Then there were those of the monkeys and baboons totems (Soko Mukanya) the primates gifted by the creator with the power to swing from one branch to another with amazing agility — who fantasised with escaping the great flood. That was their greatest mistake.

Even those of dearest marshal eagles, the owners of the skies, reminisced on their aerial power. That was their greatest mistake.

My own ancestors, the elegant eland (Mhofu), known for giant lips, a click sound on their steps and could unleash stinging wasps, fancied their chances of showing exuberance at the onset of the cyclone. It was their greatest mistake.

The professionals and mangers started demanding managerial positions on the construction of the ark. It was their greatest mistake.

Those with money started corruptly asking Noah to accept their payment and bribe, if ever the cyclone eventually arrived. It was their greatest mistake.

So, day after day of cloudless skies sucked moisture from mother earth, Noah’s story became a stupid hoax to many. But Noah continued working on the ark. Some who had joined him earlier on at work, started dropping out.

On this fateful day, things changed. Lightning stabbed the air, cracking the sky with unmistakable anger. The sky rumbled. Tree branches swerved and sang the sounds of sorrow. The cyclone arrived with its ferocity and wrath.

Soon the valleys and rivers flooded. Little everywhere else flooded. The villagers went into panic.

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Even Noah’s father-in-law, might have rushed to the ark, water level almost waist high, pleaded with Noah to exchange what was left of his lobola payment with his life. The desperate father-in-law must have asked Noah to keep whatever was left of the lobola payment, and allow him into the ark. But it was too late.

Back in the village, the story goes again, that even the younger sister to Noah’s wife, pleaded for mercy and offered to be a second wife. But it was too late.

It apparently turned out that it was too late for everyone who did not take heed.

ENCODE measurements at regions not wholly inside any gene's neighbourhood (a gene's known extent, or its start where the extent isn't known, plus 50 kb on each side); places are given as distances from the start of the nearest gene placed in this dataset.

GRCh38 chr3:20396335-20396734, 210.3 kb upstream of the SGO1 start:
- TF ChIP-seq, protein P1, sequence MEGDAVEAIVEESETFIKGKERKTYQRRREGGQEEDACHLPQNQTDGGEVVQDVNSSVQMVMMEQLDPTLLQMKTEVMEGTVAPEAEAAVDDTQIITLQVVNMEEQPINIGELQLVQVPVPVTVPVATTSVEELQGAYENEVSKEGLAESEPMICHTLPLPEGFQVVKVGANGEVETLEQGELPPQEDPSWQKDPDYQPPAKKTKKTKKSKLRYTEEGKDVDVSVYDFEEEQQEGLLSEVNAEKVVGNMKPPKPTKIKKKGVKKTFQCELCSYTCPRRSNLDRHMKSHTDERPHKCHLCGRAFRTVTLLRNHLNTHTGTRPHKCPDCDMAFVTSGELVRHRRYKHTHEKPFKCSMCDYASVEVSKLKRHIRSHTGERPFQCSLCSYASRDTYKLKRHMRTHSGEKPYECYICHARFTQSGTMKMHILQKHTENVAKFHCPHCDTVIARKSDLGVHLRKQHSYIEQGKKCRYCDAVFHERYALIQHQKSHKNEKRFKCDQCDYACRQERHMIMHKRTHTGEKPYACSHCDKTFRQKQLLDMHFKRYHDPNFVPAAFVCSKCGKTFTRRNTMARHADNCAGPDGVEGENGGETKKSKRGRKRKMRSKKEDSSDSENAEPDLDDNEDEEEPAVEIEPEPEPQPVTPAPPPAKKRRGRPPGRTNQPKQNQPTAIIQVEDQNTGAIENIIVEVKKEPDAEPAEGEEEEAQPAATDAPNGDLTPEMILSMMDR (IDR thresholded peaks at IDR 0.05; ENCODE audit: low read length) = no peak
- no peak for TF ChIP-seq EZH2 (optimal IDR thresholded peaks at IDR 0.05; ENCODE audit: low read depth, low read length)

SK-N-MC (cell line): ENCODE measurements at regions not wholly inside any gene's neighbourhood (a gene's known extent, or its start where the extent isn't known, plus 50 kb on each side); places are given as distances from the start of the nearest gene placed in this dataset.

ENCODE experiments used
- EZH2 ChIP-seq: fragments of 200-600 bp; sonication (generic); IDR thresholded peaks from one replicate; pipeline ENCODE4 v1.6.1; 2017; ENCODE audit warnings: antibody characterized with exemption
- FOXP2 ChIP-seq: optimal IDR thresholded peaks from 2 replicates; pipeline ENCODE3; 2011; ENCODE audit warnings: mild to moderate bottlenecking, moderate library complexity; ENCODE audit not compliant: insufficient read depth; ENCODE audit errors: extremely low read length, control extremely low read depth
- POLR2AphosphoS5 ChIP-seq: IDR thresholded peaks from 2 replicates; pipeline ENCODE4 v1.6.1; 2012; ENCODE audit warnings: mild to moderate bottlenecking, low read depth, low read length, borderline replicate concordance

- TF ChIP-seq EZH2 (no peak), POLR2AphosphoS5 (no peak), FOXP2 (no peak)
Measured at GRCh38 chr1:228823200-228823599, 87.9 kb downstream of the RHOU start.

In 2020, when it became apparent that coronavirus, known to cause Covid-19, was spreading all over the world and with the potential to kill people, the Government of Zimbabwe ordered a lockdown.

Many people doubted the Government’s sincerity. Many people did not share the same vision with the Government.

Political pundits, started saying it was a hoax meant to gag MDC-Alliance. It became a non-believer’s journey. Others totally dismissed Covid-19 as a hoax.

They painted the Government as cruel, unthinking, and insensitive.

Some even organised demonstrations, does the name Joana Mamombe ring a bell? Does the name Brian Nichols not ring a bell? Does MDC-Alliance not ring a louder bell?

Brian Nichols

Today, Covid-19 is with us. It has struck at the core of our livelihoods. It has stolen the lives of our brothers and sisters, our fathers and mothers, our friends and celebrities.

We are all in panic. We are all in fear. Our ear lobes are poised to hear who is next.

Like the story of Noah, it has become time up for many of our relatives and friends. Soon it could be us. On death bed there is no negotiation. We are desperate.

If we do not observe restrictions and regulations, our time will be up.

No matter how much money you have, no matter how much money you are owed and no matter how filthy rich you are, Covid-19 is real. You better play ball.

The Government is playing its part, let us also play our part.

HERALD